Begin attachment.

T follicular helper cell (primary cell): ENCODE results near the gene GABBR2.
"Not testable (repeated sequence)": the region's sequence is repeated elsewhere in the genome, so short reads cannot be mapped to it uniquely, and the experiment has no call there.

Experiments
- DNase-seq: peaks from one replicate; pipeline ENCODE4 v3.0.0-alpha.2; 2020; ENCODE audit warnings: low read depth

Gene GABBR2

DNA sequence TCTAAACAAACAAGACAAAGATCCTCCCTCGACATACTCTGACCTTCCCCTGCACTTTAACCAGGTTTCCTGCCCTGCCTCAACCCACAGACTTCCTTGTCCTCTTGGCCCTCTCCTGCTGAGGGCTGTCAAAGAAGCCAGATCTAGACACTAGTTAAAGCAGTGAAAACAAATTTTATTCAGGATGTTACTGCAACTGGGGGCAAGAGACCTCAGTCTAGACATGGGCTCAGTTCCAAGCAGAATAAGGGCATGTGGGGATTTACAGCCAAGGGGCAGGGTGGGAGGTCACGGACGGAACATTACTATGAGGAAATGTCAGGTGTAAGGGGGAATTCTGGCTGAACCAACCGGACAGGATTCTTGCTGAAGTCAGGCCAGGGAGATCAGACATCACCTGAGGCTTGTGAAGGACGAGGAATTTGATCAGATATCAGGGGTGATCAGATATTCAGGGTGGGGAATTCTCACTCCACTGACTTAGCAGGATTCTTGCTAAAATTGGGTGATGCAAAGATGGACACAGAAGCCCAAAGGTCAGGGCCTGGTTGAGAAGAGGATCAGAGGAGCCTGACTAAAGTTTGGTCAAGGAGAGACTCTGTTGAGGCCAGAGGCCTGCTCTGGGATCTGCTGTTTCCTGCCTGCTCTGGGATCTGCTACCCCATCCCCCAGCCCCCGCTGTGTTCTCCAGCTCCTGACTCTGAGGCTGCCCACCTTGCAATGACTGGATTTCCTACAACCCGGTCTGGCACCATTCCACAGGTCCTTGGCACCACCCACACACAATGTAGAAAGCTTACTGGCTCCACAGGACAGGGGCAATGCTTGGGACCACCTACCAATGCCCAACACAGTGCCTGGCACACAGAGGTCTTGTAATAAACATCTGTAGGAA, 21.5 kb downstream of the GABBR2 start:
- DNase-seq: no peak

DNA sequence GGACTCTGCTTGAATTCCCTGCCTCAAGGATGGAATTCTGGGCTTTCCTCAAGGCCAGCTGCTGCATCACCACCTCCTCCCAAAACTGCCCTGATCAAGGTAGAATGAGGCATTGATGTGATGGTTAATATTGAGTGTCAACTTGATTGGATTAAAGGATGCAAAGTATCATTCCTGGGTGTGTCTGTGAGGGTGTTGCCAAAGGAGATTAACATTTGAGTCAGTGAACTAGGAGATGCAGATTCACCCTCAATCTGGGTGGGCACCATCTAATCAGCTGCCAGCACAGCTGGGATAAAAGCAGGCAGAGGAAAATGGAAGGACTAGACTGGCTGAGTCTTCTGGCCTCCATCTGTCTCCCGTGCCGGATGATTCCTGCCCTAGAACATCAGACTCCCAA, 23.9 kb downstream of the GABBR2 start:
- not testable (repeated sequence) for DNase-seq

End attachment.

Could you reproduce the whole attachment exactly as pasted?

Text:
T follicular helper cell (primary cell): ENCODE results near the gene GABBR2.
"Not testable (repeated sequence)": the region's sequence is repeated elsewhere in the genome, so short reads cannot be mapped to it uniquely, and the experiment has no call there.

Experiments
- DNase-seq: peaks from one replicate; pipeline ENCODE4 v3.0.0-alpha.2; 2020; ENCODE audit warnings: low read depth

Gene GABBR2

DNA sequence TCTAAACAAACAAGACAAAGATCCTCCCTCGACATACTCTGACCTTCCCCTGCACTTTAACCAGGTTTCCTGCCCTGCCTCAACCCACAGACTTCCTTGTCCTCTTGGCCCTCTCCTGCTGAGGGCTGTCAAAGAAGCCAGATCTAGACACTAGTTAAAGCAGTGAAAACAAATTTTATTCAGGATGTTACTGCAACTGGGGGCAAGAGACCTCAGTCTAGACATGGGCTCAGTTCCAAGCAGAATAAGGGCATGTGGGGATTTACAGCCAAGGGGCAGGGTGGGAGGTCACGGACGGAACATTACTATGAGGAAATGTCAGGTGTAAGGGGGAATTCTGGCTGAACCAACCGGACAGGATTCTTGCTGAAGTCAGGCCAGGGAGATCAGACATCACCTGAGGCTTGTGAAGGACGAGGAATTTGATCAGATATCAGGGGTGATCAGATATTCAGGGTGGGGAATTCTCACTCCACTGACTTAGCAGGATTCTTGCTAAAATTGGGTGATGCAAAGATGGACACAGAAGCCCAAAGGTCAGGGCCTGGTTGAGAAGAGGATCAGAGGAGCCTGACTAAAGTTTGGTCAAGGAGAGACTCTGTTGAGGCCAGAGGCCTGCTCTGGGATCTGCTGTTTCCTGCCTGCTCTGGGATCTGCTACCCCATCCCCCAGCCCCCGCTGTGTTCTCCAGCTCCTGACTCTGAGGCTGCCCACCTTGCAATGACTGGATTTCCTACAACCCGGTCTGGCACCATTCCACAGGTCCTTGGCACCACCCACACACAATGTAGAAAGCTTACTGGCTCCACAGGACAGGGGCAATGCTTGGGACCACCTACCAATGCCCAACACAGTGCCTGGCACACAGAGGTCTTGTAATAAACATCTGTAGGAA, 21.5 kb downstream of the GABBR2 start:
- DNase-seq: no peak

DNA sequence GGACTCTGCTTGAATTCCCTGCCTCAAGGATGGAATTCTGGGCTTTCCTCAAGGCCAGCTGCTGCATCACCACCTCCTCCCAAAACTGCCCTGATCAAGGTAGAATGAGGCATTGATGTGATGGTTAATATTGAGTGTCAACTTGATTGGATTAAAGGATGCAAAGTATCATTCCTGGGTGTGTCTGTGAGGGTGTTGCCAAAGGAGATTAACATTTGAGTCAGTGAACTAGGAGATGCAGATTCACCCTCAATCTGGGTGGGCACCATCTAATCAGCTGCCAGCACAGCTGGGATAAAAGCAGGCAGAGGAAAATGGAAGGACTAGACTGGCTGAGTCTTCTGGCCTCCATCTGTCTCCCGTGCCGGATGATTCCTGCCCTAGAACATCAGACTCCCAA, 23.9 kb downstream of the GABBR2 start:
- not testable (repeated sequence) for DNase-seq